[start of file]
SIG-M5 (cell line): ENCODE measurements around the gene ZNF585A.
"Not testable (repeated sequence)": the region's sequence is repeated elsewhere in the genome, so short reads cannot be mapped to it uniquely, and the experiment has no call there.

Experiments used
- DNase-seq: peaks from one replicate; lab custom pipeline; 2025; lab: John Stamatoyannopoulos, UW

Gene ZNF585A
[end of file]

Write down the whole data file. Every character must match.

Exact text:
SIG-M5 (cell line): ENCODE measurements around the gene ZNF585A.
"Not testable (repeated sequence)": the region's sequence is repeated elsewhere in the genome, so short reads cannot be mapped to it uniquely, and the experiment has no call there.

Experiments used
- DNase-seq: peaks from one replicate; lab custom pipeline; 2025; lab: John Stamatoyannopoulos, UW

Gene ZNF585A